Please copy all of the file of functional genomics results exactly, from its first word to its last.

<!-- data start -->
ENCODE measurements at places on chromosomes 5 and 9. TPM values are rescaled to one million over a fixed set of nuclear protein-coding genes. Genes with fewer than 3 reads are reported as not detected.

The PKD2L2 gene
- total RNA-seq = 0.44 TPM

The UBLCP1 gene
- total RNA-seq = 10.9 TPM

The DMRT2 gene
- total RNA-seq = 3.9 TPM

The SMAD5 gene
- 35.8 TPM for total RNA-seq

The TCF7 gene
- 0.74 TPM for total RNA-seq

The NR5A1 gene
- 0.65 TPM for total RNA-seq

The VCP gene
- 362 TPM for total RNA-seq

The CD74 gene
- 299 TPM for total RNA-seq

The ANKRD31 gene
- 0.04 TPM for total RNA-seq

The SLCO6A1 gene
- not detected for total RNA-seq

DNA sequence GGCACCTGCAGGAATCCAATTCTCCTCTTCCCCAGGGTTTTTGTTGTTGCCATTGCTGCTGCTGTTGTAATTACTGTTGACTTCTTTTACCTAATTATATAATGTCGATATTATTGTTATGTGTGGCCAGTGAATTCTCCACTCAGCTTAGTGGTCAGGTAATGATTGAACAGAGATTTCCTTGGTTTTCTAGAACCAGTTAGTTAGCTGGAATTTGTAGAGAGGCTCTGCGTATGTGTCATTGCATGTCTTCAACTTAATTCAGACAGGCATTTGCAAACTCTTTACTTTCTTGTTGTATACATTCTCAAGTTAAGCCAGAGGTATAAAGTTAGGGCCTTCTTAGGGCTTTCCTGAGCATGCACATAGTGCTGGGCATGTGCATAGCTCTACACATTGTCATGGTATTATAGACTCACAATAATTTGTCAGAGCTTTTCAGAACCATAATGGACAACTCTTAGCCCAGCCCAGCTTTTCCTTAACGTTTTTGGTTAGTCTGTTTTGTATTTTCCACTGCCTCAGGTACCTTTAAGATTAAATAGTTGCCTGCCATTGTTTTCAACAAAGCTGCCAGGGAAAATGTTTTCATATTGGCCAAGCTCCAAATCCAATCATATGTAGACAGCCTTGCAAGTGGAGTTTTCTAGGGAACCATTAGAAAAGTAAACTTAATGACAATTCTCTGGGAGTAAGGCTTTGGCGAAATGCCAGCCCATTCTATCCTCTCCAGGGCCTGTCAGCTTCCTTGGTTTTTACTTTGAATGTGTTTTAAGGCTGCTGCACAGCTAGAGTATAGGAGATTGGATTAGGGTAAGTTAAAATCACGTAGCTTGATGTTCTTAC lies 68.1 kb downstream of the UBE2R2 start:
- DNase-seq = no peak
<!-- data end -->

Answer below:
ENCODE measurements at places on chromosomes 5 and 9. TPM values are rescaled to one million over a fixed set of nuclear protein-coding genes. Genes with fewer than 3 reads are reported as not detected.

The PKD2L2 gene
- total RNA-seq = 0.44 TPM

The UBLCP1 gene
- total RNA-seq = 10.9 TPM

The DMRT2 gene
- total RNA-seq = 3.9 TPM

The SMAD5 gene
- 35.8 TPM for total RNA-seq

The TCF7 gene
- 0.74 TPM for total RNA-seq

The NR5A1 gene
- 0.65 TPM for total RNA-seq

The VCP gene
- 362 TPM for total RNA-seq

The CD74 gene
- 299 TPM for total RNA-seq

The ANKRD31 gene
- 0.04 TPM for total RNA-seq

The SLCO6A1 gene
- not detected for total RNA-seq

DNA sequence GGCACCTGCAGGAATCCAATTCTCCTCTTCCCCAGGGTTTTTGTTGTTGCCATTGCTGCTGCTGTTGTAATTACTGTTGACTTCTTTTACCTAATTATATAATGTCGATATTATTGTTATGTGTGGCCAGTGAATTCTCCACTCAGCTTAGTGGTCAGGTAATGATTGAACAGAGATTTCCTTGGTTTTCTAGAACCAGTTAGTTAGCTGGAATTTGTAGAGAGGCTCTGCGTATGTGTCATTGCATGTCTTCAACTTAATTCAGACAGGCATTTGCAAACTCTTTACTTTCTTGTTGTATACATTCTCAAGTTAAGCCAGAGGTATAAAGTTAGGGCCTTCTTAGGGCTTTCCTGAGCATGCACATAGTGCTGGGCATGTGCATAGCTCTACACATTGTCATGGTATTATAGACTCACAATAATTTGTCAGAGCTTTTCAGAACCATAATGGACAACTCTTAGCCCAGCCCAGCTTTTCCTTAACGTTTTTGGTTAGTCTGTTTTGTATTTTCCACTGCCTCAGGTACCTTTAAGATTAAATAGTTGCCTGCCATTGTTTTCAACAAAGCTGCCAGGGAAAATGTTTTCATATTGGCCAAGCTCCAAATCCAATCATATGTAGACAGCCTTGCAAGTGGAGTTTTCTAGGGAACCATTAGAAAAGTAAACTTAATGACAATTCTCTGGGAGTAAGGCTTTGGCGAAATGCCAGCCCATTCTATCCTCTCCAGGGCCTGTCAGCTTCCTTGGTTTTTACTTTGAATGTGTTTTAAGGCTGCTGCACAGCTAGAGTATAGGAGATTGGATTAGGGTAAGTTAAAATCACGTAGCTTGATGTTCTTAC lies 68.1 kb downstream of the UBE2R2 start:
- DNase-seq = no peak